subsystem technologies for instruments and platforms, mostly in support of the Earth science decadal
survey. Current awards focus on areas such as pace-qualified laser transmitters, passive optical
technologies, and microwave and calibration technologies. Other awards support measurements of
solar radiance, ozone, aerosols, and atmospheric gas columns for air quality and ocean color for coastal
ecosystem health and climate emissions.
The NASA Applied Sciences program leverages NASA Earth Science satellite measurements and
new scientific knowledge to provide innovative and practical uses for public and private sector
organizations. It also enables near-term uses of Earth science knowledge, discovers and demonstrates
new applications, and facilitates adoption of applications by non-NASA stakeholder organizations.
Applied Sciences projects improve decision-making activities to help the Nation better manage its
resources, improve quality of life, and strengthen the economy. NASA develops Earth science
applications in collaboration with end-users in public, private, and academic organizations.
ACRIMSAT(1999) ACRIMSATisthelatestinaseries oflong-termsolar-monitoringmissions
snowcovers, andvegetation, to advance understanding of Earth’s climate and itsvariations.
Aura(2004) Auracarriesinstrumentsthatmonitoratmospheric tracegasesandadvance
understanding of thechemistry and dynamics of the Earth’s atmosphere.
CALIPSO (2006) CALIPSOcollectsdataontheeffectsofcloudsandaerosols
CloudSat (2006) CloudSatusesadvancedradarto“slice”throughclouds toseetheirvertical
structure, providing a completely new observational capability from space.
EarthObserving-1(NMP)(2000) NMP EO-1 is an advancedland-imaging mission that will demonstrate new
GRACE (2002) GRACEmapsvariationsintheEarth’sgravityfield.Ithastwoidenticalspacecrafts
flying about 220 kilometers apart in a polar orbit 500 kilometers above the Earth.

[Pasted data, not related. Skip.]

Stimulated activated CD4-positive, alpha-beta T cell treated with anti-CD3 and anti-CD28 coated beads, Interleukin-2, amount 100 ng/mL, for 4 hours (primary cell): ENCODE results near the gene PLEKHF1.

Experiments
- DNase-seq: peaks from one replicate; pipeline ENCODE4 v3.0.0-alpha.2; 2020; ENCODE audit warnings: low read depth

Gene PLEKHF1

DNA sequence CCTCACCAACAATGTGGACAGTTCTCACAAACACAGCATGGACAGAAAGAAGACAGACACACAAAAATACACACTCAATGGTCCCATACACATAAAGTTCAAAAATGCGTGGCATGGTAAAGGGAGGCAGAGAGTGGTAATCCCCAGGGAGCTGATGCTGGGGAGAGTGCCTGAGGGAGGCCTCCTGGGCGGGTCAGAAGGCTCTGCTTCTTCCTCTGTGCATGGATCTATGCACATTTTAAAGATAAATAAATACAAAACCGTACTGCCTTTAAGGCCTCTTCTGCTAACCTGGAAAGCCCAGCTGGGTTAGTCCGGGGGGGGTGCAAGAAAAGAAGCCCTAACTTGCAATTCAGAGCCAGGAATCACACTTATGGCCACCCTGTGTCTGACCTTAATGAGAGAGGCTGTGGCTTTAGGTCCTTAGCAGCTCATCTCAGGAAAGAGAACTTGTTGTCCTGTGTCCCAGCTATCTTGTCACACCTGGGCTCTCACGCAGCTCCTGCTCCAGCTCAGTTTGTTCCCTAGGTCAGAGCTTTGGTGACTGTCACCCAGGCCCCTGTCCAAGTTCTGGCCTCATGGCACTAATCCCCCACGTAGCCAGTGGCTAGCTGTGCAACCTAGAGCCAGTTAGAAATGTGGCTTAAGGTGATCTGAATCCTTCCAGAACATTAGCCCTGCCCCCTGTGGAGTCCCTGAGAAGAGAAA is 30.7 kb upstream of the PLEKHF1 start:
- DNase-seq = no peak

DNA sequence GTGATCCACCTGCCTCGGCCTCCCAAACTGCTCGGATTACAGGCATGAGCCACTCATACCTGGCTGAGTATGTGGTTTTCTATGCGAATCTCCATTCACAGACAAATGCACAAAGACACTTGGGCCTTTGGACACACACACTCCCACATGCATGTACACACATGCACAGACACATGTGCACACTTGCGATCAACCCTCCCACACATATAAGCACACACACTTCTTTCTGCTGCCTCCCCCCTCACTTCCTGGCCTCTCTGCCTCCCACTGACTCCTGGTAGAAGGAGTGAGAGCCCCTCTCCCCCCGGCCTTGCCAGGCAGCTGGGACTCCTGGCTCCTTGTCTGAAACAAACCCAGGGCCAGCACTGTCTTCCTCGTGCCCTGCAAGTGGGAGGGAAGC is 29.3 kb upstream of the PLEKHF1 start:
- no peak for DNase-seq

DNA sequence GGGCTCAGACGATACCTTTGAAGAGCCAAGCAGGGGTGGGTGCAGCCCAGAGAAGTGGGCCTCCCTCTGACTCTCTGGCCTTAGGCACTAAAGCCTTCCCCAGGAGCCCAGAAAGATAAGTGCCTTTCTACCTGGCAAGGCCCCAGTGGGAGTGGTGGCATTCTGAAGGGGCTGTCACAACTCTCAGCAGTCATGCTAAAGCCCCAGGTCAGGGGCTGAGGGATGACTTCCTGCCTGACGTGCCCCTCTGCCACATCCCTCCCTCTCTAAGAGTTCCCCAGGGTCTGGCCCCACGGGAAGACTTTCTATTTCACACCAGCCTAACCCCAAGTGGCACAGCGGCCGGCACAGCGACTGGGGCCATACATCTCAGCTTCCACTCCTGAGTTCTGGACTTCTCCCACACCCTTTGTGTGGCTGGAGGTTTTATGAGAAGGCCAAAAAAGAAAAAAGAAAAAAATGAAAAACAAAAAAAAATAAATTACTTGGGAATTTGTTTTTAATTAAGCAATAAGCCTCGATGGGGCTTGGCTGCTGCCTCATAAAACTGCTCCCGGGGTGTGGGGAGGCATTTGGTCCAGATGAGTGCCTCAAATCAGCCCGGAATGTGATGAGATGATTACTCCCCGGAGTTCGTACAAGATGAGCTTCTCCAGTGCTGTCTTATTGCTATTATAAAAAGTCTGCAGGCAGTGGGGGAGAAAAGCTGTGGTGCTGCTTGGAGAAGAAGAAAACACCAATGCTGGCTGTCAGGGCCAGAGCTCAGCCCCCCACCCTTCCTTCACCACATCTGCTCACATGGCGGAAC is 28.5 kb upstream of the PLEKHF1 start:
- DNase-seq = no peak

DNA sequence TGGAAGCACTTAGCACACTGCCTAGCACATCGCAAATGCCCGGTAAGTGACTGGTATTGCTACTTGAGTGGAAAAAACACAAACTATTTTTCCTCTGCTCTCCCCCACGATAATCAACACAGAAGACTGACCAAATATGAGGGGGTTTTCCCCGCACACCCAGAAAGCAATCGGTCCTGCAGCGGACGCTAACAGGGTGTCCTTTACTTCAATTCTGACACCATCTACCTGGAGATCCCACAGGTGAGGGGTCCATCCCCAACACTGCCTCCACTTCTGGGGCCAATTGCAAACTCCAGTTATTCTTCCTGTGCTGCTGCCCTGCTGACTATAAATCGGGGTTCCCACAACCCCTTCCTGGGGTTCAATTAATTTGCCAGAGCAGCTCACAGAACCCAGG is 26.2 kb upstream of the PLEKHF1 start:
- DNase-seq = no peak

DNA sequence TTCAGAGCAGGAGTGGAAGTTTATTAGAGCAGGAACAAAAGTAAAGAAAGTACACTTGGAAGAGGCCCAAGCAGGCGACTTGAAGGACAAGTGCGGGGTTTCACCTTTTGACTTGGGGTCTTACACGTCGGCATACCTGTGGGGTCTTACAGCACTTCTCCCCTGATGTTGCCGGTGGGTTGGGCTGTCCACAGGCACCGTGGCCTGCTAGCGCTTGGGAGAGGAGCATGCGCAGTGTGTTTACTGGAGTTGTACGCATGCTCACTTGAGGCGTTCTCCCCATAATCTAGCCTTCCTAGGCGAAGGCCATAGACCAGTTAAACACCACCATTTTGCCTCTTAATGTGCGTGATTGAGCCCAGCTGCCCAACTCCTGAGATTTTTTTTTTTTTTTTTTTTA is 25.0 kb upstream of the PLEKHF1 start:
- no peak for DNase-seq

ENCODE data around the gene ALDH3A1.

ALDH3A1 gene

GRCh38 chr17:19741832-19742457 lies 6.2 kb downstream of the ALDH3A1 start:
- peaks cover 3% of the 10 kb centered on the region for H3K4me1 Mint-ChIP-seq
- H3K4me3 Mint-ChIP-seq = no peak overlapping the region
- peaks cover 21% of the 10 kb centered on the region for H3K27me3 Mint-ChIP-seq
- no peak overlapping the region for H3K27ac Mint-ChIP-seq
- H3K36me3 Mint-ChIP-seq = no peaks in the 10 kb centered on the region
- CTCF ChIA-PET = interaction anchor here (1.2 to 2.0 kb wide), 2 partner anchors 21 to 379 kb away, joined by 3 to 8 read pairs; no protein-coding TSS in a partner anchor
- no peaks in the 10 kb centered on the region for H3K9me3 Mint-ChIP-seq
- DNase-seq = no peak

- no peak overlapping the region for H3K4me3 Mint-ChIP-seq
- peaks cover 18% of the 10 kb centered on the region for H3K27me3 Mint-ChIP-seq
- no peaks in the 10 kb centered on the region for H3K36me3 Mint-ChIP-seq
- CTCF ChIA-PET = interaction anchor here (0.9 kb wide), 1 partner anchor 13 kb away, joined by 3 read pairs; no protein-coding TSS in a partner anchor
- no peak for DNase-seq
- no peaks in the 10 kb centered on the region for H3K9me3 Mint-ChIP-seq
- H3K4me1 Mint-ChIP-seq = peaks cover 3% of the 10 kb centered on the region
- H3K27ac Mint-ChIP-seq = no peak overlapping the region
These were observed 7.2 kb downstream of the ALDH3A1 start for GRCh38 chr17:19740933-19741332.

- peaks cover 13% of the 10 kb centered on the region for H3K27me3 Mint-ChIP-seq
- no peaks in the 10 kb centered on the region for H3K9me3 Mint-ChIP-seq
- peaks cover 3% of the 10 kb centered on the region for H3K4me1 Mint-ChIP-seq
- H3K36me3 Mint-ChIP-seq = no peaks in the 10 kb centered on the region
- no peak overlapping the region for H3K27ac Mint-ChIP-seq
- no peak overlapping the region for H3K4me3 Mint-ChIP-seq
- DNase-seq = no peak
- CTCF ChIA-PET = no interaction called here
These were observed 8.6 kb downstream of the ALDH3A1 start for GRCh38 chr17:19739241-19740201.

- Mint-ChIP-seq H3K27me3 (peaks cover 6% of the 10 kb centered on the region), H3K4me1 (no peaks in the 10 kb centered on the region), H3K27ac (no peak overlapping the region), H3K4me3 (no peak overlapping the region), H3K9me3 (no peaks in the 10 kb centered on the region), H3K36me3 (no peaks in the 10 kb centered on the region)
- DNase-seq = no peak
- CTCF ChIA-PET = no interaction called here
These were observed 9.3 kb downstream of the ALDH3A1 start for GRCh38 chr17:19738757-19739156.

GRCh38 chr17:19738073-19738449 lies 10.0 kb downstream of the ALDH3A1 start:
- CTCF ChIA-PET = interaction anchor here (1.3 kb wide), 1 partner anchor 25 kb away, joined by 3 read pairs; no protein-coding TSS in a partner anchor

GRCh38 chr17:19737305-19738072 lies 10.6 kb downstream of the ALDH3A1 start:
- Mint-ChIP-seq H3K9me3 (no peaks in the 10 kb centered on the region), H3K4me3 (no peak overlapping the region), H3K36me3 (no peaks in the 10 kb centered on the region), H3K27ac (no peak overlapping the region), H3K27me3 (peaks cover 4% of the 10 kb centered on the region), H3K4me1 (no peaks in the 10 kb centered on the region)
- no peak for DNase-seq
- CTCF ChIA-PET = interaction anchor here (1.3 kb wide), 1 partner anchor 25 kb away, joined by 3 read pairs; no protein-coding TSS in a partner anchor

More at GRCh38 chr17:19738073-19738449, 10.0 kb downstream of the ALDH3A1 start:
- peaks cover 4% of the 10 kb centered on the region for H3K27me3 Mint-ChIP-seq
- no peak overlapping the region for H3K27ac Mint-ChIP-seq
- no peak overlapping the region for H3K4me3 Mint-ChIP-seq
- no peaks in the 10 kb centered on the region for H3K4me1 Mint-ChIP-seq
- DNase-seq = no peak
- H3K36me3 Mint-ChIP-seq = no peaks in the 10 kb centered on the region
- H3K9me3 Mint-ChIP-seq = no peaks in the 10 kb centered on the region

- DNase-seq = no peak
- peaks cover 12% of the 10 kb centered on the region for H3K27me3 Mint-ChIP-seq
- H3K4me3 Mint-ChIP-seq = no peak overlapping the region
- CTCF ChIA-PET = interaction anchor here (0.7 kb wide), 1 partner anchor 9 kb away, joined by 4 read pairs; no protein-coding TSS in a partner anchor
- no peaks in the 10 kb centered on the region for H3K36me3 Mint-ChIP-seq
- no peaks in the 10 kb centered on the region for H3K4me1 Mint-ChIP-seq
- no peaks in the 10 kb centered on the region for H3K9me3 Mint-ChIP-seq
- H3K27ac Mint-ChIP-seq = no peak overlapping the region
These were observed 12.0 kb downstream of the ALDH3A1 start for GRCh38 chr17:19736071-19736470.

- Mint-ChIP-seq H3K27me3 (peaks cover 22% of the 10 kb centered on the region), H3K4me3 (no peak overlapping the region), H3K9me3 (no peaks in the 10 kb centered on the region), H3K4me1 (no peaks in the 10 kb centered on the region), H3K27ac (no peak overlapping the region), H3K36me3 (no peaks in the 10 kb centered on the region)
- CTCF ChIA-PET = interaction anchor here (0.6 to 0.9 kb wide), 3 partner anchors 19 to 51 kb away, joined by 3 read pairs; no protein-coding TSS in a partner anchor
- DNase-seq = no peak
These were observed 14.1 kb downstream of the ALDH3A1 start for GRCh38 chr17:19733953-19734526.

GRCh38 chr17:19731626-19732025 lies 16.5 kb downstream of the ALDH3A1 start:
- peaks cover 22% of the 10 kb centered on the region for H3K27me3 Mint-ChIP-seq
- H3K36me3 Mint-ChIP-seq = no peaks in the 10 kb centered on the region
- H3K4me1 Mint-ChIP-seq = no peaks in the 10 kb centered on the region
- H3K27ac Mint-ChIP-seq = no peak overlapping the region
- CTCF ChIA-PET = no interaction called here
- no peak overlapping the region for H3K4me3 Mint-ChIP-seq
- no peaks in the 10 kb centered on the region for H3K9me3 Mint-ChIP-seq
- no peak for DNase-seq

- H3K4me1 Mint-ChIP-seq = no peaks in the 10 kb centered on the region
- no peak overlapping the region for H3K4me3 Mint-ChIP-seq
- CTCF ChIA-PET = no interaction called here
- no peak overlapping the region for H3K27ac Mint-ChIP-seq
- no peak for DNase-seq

Jason-1 (2001) Jasonis anoceanography missionto monitorglobal oceancirculation, improveglobal
other things, LAGEOSprovide data ontectonic platemovements associatedwithcontinental drift.
Landsat7(1999) Landsat 7 systematically provides well-calibrated, multispectral, moderate
resolution, substantially cloud-free, Sun-lit digital images of the Earth’s continental
NOAA-N (2005) NOAA-Nisthelatestpolar-orbitingsatellitedevelopedbyNASAfortheNationalOceanicand
environment to improve weather prediction and climate research across the globe.
OSTM (2008) OSTMcarriestheinstrumentJason-2whichmeasuresseasurfaceheighttoan
accuracy of < 3.3 cm every ten daysfor determining oceancirculation, climate change
QuikSCAT(1999) QuikSCAT records sea-surface wind speed and direction data under all
weather and cloud conditions over Earth’s oceans.
SeaStar (SeaWiFS) (1997) SeaStarcarries theSeaWiFSinstrument,whichisdesignedtomonitorthecoloroftheworld’soceans.
SeaWinds (ADEOS II) (2002) TheSeaWindsscatterometerisaspecializedmicrowaveradarthatmeasures
near-surface wind velocity (both speed and direction) under all weather and
SORCE (2003) SORCEprovidesmeasurementsofincomingx-ray,ultraviolet,visible,near-infrared,
and total solar radiation in support of understanding long-term climate change, natural
variability and enhanced climate prediction, and atmospheric ozone and UV-B radiation.
Terraprovides global dataonthestateoftheatmosphere,land, and oceans,as well
as their interactions with solar radiation and with one another.
TRMM (1997) TRMMisajointmissionbetweenNASAandtheNationalSpaceDevelopmentAgency(NASDA)of
Japan.TRMM is particularly devoted to determining rainfall in the tropics and subtropics of the Earth.